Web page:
[Coral-List] Black reefs

Bruno, John F jbruno at unc.edu
Thu Sep 8 12:26:48 EDT 2011

Hi David,

It seems the more we learn about Kingman and other reefs in the Line Islands, the more abnormal their abiotic setting seems to be.  Kingman is highly oligotrophic and iron-limited, it has the luck of not having experienced significant warming (high temp anomalies) in the last few decades or as far as we know, any major storms, COTS or disease outbreaks, etc.  Couldn't these factors explain the high coral and low macroalgal cover recently observed there (particularly the iron/nutrient limitation)?  Or do you still argue the most parsimonious explanation is the presence of sharks and other top predators?  And do you still think this reef should serve as a global model for what a pristine reef is supposed to look like?  The more it is studied, the more anomalous is appears to be.

Sincerely, John

Message: 3
Date: Wed, 7 Sep 2011 16:44:43 +0300
From: David Obura <dobura at cordioea.org<mailto:dobura at cordioea.org>>
Subject: Re: [Coral-List] Black reefs
To: coral-list at coral.aoml.noaa.gov<mailto:coral-list at coral.aoml.noaa.gov>
Message-ID: <19877635-7A1E-4927-BB10-009B8F4B461A at cordioea.org<mailto:19877635-7A1E-4927-BB10-009B8F4B461A at cordioea.org>>
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HI all,

I think the key phrase in Forest's post was "emergent reefs".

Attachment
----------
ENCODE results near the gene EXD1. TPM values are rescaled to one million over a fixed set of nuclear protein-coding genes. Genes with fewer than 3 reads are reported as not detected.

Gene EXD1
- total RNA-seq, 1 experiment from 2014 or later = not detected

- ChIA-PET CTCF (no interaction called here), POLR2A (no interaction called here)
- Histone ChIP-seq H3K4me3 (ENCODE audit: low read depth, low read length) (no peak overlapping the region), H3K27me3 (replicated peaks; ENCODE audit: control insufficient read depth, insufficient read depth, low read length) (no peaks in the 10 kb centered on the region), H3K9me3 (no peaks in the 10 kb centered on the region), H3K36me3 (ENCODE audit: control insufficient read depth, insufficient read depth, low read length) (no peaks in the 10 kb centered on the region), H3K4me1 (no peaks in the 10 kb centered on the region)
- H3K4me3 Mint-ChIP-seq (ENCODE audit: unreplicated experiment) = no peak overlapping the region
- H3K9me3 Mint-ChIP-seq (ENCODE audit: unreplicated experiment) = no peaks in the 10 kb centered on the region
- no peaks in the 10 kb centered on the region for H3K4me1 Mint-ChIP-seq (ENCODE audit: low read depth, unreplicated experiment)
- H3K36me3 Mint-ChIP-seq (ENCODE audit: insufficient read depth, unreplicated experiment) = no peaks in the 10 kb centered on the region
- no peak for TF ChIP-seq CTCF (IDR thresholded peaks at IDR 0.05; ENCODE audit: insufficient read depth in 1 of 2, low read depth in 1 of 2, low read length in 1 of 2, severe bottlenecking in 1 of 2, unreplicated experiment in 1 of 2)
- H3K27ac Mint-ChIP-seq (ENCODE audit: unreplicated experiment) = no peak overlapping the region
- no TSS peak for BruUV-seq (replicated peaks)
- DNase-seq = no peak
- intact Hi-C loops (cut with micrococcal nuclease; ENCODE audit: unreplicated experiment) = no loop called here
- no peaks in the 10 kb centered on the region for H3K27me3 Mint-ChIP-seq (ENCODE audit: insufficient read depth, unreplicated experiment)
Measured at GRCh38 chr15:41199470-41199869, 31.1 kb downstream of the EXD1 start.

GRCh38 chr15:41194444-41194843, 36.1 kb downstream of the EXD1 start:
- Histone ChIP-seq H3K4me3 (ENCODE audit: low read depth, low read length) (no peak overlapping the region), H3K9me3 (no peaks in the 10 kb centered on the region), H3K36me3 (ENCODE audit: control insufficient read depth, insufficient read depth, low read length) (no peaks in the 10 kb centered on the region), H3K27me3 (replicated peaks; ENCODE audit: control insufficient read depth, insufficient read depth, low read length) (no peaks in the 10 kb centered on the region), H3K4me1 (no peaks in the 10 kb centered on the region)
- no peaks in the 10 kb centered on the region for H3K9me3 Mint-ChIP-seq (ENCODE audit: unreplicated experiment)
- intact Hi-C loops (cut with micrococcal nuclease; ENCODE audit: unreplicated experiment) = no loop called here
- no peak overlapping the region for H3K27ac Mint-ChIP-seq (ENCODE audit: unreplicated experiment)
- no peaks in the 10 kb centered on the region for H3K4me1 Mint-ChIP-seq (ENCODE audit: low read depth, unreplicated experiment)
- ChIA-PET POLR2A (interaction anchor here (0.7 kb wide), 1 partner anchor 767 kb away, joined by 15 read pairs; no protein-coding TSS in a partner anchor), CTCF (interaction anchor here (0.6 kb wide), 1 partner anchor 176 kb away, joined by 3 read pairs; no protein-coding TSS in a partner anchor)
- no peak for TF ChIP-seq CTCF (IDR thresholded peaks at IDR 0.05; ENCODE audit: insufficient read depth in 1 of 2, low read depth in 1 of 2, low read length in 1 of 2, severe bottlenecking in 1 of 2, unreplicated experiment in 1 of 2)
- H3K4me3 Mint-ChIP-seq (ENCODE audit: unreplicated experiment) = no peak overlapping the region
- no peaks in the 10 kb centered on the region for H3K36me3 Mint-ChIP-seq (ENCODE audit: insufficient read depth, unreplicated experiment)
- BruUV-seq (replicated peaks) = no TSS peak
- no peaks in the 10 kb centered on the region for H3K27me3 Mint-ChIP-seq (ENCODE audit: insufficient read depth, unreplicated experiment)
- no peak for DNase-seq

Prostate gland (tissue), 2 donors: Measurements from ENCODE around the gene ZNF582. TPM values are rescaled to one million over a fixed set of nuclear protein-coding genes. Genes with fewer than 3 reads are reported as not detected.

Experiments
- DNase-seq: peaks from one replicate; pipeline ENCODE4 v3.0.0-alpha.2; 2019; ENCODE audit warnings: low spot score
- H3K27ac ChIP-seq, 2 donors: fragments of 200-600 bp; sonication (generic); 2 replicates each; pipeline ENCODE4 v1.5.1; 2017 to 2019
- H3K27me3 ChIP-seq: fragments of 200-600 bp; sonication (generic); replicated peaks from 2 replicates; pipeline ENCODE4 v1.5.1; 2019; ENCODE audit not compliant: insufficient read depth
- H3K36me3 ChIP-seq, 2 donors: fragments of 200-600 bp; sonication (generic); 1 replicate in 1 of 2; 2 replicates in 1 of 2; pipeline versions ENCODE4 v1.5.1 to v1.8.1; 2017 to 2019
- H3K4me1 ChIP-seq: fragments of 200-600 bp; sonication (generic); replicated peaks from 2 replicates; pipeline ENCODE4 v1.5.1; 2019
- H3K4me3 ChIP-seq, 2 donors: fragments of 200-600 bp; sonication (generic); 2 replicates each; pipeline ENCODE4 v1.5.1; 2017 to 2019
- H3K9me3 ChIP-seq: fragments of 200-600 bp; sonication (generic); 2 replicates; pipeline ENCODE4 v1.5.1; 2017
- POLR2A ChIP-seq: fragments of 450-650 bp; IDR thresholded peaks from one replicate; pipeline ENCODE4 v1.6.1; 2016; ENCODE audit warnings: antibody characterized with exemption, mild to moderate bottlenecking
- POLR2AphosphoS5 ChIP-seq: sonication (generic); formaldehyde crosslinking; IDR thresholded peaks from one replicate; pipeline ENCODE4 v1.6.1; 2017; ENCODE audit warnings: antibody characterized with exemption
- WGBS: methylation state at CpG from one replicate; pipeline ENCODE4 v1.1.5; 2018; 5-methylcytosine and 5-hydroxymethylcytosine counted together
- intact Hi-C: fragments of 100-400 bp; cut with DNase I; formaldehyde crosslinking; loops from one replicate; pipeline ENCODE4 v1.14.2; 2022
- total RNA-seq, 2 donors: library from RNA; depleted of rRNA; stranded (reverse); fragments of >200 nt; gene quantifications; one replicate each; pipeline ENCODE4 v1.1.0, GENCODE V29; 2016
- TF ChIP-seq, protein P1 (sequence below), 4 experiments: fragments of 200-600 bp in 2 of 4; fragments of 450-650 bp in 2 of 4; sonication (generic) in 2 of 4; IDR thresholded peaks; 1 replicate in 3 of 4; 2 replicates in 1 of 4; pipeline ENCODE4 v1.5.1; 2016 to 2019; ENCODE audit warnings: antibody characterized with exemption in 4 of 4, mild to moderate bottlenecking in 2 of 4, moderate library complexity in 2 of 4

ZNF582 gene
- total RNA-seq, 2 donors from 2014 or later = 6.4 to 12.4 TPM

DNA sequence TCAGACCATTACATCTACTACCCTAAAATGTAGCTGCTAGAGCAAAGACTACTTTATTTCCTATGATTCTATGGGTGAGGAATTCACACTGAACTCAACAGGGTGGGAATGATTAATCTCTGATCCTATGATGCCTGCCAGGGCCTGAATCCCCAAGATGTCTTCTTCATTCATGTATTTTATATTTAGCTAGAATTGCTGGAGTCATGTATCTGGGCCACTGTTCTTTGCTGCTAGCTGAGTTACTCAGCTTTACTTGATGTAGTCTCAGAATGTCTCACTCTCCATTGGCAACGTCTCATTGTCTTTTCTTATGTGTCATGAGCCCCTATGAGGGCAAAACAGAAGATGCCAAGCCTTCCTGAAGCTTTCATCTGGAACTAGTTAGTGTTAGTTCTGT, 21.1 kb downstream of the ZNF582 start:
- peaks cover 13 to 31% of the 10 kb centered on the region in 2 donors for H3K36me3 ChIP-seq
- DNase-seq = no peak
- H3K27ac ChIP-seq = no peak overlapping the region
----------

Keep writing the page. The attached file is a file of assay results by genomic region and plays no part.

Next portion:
I have similarly used steel mesh, re-bar and other relatively raw-iron parts in the water in Kenya and not had any toxicity problems for corals, apart from the physical problems of the rust sloughing and thick bands of powdery oxide building up in some places. And I hadn't noticed any problems with shipwrecks ... until I dived in the iron-depleted central Pacific. In the Phoenix and Line islands, where there is low iron in the oceanic waters and no iron-bearing rock (as in e.g. the main Hawaiian islands, i.e. no 'emergent' rock other than carbonates), any iron artefacts or shipwrecks on the reefs clearly result in the 'black reef' phenomenon.

The interesting thing about this case study to me is the illustration of what happens when you 'geo-engineer' and ecosystem - adding iron to oceanic waters to enrich planktonic production and sequester carbon may do that to some extent, but as in black reefs, it would likely completely change the nature of the ecosystem, very likely with many unintended consequences (such as, perhaps, a shut-down in the pathway that would leave to carbon sequestration).


David Obura

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